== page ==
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what ISP should I use for home and work?

the options I see are: (assuming about $39 to $50 a month. $70 max)

Comcast: FAST, 15Mbps down and 9Mbps up. But goes down once every 2 days on average and need to reboot cable modem.

DSL: slow. 3Mbps down and 384kbps up and that's a joke compared to Comcast's 9Mbps up. But almost never failed for 2 years.

AT&T U-verse fiber optics: 6Mbps down and 1Mbps up. Seems reliable so far. Amazing how it can handle digital TV (2 channels of HD, 2 channels of SD), Internet, phone, all at the same time using 1 router!

Verizon: knows nothing about it yet.

Any other options? I thought of using 2 at the same time but to access files between 2 networks and using SVN seems troublesome. So maybe I will choose one and settle with it.


locked by HopelessN00b Dec 5 '14 at 12:04

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closed as off topic by Zoredache, Kara Marfia May 28 '09 at 14:30

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up vote 4 down vote accepted

In my experience the quality of home-network providers varies by region. I doubt anyone can give you a useful answer to this, unless they happen to live in the same place as you do. You are probably better off asking other people near you. Perhaps ask on at local linux-user-group mail list.


I have a Comcast business connection, and I'm very happy with it. I've never had to reboot the cable modem in the ~5 years that I've had it. Very fast, very stable. And I have dedicated IP addresses.

so you have static IP address? how much does the service monthly fee range from? – 太極者無極而生 May 28 '09 at 4:45

I'm in Riverside County, CA and have AT&T UVerse. The Internet here is great. Speed is always good, and the uptime is great. I work from home daily, going into the office maybe once a month at most.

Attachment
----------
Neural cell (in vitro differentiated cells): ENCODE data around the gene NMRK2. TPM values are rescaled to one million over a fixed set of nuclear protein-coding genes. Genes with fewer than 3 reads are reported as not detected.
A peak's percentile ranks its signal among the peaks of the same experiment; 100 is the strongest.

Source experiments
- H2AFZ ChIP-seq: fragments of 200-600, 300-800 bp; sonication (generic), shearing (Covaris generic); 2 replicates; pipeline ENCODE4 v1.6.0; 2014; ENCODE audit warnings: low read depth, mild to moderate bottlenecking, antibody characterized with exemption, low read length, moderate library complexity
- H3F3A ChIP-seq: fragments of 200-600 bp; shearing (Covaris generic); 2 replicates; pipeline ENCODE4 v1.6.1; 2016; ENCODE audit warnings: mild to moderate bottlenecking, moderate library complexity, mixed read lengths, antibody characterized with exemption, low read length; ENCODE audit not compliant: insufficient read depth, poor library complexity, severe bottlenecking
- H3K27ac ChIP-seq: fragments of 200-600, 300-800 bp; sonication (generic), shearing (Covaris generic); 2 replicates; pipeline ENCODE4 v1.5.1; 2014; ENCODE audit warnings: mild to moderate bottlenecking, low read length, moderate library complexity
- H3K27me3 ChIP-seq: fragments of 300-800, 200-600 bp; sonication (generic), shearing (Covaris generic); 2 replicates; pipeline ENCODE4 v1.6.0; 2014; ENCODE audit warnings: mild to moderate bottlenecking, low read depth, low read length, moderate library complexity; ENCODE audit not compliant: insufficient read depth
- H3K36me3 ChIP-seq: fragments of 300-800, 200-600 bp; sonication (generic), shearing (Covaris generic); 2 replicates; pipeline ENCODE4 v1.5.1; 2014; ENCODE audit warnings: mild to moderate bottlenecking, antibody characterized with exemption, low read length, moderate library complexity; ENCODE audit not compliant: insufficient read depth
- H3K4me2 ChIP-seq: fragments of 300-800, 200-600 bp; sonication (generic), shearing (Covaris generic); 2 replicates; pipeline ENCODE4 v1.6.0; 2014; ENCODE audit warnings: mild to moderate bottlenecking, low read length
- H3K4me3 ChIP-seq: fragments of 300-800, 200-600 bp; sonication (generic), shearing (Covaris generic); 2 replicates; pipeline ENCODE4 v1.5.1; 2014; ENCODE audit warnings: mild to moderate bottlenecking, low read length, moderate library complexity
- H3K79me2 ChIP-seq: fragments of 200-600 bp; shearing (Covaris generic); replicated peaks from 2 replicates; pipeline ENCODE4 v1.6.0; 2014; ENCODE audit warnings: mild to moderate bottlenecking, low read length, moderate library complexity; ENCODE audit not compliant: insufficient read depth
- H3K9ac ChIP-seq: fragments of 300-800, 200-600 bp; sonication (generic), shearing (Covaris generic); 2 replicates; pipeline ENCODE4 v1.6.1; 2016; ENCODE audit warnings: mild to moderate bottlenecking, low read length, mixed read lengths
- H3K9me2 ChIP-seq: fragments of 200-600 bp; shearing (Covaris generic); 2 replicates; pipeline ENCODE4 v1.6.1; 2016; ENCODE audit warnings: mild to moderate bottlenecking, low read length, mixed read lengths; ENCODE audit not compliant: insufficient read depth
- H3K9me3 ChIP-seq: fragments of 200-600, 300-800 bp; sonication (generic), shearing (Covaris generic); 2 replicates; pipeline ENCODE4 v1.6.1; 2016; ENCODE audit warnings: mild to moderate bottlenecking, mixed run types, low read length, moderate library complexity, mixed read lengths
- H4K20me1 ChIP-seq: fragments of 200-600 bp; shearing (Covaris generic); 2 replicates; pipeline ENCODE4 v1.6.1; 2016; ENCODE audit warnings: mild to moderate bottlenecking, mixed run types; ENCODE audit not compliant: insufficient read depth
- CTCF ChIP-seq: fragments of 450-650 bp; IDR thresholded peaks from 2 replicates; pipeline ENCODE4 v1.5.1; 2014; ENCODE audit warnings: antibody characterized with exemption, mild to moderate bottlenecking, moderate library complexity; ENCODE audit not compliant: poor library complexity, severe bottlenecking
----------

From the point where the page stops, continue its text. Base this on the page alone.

You also get to use the Internet at all Starbucks for free if there is ever an issue.

how do you get to work at home most of the month? the boss is ok with it? – 太極者無極而生 May 28 '09 at 6:02
Boss is fine with it. I work for a small company. When gas prices started getting really high I told him I would only spent X to get to work. Eventually that was 2 days a week. We then realized I could get more done working from home than work, so I just stopped coming in. – mrdenny May 28 '09 at 18:16

Get the one that gives you the best SLA. Nothing in the consumer line will do that at all, so let that guide you.

SLA = service level agreement? what items are there? you mean such as guaranteed download and upload speed? – 太極者無極而生 May 28 '09 at 5:03
Yes, SLA = service level agreement. You're looking for things like guaranteed uptime of the connection, not speeds (though that is good too). Often the difference between a "business" DSL and a home DSL is how much they care if it stops working. – Bill Weiss Jun 3 '09 at 20:33

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